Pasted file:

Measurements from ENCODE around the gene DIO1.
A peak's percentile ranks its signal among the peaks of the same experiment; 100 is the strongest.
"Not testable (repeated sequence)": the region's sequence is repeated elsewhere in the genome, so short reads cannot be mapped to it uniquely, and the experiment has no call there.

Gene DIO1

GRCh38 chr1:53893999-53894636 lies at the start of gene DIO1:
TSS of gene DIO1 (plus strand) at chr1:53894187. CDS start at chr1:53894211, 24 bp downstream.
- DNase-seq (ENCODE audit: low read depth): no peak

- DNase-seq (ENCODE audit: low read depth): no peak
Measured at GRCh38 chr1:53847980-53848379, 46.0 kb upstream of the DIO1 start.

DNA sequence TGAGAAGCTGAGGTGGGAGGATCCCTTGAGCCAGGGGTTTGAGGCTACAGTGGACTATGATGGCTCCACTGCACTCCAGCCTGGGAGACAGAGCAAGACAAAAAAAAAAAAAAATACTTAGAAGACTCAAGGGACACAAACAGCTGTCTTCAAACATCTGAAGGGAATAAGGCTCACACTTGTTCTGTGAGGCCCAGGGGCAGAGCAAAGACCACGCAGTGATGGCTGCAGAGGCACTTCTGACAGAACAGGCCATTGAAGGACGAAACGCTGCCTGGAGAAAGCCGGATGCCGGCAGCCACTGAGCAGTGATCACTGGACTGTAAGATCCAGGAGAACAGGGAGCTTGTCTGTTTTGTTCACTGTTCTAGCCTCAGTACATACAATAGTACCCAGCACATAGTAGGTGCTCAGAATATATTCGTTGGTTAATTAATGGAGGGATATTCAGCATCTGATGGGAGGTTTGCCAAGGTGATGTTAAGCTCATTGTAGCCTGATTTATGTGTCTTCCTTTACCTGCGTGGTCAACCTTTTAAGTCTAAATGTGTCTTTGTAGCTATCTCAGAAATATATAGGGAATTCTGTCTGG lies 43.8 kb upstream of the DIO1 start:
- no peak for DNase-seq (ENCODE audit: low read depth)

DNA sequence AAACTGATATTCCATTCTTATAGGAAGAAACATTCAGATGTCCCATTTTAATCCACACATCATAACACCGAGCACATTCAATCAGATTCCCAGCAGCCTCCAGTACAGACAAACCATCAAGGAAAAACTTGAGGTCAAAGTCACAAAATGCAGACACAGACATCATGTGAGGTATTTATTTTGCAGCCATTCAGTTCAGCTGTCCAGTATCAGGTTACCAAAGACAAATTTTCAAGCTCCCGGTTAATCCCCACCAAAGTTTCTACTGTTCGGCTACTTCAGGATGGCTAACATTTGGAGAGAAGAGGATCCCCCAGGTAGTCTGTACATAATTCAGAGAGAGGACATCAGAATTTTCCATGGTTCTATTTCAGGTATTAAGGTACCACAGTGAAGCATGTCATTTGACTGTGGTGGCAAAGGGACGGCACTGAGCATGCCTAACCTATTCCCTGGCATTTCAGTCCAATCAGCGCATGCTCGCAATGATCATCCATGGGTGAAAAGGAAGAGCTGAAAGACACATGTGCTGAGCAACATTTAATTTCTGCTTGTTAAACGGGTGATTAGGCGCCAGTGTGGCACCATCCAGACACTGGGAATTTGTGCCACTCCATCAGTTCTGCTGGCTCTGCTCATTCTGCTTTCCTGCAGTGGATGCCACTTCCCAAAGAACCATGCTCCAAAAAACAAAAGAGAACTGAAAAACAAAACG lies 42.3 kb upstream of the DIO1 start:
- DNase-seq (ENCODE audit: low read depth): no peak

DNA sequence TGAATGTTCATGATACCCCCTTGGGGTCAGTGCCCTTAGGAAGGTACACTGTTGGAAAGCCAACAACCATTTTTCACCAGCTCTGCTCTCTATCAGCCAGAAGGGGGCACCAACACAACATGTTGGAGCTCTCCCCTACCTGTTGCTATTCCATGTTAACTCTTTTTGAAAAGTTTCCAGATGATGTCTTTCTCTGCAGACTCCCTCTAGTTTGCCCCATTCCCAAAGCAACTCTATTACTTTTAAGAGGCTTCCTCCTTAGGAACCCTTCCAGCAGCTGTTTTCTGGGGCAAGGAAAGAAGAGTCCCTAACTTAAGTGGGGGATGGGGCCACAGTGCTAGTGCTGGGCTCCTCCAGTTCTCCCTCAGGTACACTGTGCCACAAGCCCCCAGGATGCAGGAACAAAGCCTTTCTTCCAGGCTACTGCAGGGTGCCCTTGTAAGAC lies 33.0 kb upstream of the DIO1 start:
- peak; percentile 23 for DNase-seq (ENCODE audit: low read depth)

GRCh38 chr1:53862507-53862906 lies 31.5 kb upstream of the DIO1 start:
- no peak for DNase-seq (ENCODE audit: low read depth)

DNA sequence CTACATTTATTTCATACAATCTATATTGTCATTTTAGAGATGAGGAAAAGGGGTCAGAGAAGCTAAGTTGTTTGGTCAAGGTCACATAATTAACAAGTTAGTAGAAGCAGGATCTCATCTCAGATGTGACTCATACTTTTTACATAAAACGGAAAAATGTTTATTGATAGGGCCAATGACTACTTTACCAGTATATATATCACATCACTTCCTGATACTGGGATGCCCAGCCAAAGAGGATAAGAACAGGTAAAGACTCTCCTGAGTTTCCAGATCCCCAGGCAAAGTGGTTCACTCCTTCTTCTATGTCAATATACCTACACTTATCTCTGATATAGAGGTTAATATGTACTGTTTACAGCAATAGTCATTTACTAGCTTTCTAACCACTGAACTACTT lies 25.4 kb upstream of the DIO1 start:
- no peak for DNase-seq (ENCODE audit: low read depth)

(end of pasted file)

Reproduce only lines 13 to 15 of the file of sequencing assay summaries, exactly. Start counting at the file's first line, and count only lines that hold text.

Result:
- DNase-seq (ENCODE audit: low read depth): no peak

DNA sequence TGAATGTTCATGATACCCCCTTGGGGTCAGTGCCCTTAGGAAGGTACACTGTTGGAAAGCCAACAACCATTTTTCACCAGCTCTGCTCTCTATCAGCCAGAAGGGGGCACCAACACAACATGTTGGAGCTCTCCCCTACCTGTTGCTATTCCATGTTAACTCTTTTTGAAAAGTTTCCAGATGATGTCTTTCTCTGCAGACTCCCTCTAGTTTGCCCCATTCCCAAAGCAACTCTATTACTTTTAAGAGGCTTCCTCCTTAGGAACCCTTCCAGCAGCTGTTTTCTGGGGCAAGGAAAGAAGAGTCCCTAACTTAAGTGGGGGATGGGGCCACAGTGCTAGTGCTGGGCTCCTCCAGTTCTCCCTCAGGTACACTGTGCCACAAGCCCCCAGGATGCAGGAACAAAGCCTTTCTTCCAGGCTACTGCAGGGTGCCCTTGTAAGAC lies 33.0 kb upstream of the DIO1 start:
- peak; percentile 23 for DNase-seq (ENCODE audit: low read depth)